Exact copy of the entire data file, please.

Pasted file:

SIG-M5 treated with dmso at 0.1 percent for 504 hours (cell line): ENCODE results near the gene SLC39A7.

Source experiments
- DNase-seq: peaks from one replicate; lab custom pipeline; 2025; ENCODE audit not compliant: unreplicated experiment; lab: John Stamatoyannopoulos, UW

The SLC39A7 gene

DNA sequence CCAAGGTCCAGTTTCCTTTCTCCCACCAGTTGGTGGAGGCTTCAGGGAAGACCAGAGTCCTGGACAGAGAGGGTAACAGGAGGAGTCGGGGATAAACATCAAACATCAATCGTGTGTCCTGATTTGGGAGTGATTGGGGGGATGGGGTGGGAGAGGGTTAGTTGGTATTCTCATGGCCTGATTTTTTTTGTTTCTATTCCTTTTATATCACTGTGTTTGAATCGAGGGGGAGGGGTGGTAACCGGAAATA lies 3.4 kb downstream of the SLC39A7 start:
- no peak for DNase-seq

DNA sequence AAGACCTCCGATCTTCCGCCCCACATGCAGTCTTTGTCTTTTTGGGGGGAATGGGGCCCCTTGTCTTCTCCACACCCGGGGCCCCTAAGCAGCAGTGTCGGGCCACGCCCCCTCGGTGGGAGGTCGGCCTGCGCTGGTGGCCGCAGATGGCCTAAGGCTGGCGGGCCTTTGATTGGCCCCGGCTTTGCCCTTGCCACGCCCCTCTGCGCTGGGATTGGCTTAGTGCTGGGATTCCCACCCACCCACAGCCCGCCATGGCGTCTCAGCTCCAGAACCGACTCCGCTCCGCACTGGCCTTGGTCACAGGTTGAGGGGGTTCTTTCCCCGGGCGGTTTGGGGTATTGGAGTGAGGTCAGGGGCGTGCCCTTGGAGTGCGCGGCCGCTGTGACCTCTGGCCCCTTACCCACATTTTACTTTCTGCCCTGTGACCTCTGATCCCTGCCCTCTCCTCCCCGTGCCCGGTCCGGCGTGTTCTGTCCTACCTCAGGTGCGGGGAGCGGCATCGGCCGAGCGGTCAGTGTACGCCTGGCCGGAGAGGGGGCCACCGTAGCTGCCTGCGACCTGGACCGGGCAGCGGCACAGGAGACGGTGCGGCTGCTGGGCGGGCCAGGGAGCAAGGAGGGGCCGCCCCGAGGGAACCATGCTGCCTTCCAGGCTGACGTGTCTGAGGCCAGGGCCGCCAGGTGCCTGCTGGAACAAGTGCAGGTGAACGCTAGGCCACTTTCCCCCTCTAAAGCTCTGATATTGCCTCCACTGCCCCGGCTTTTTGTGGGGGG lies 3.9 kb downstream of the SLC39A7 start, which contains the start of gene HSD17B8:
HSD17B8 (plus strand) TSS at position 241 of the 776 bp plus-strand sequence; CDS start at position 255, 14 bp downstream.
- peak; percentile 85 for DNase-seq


SIG-M5 treated with dmso at 0.1 percent for 504 hours (cell line): ENCODE results near the gene SLC39A7.

Source experiments
- DNase-seq: peaks from one replicate; lab custom pipeline; 2025; ENCODE audit not compliant: unreplicated experiment; lab: John Stamatoyannopoulos, UW

The SLC39A7 gene

DNA sequence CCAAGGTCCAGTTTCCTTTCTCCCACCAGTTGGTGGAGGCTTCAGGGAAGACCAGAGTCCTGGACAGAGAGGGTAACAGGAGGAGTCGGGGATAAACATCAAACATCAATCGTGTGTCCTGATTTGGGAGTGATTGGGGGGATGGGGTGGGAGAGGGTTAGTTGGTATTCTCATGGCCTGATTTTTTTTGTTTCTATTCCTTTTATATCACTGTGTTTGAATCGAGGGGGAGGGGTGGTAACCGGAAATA lies 3.4 kb downstream of the SLC39A7 start:
- no peak for DNase-seq

DNA sequence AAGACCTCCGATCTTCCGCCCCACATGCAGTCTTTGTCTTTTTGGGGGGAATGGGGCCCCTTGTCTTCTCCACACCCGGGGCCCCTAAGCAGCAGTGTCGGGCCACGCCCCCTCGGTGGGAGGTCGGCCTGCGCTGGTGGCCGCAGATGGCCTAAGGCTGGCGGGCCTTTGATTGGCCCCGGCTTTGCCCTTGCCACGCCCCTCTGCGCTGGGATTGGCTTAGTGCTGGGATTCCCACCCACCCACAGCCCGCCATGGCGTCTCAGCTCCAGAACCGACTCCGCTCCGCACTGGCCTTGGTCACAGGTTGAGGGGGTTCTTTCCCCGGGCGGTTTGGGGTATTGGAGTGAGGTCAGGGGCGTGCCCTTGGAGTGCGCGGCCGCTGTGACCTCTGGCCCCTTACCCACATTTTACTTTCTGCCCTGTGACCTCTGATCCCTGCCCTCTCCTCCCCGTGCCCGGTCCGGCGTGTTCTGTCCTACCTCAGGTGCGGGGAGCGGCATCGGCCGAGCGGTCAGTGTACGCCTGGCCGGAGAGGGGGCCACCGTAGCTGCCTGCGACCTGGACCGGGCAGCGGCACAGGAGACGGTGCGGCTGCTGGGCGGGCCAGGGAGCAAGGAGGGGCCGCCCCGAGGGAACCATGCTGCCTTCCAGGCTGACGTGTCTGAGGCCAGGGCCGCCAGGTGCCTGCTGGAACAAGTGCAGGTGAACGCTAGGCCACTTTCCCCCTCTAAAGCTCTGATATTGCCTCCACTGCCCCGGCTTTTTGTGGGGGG lies 3.9 kb downstream of the SLC39A7 start, which contains the start of gene HSD17B8:
HSD17B8 (plus strand) TSS at position 241 of the 776 bp plus-strand sequence; CDS start at position 255, 14 bp downstream.
- peak; percentile 85 for DNase-seq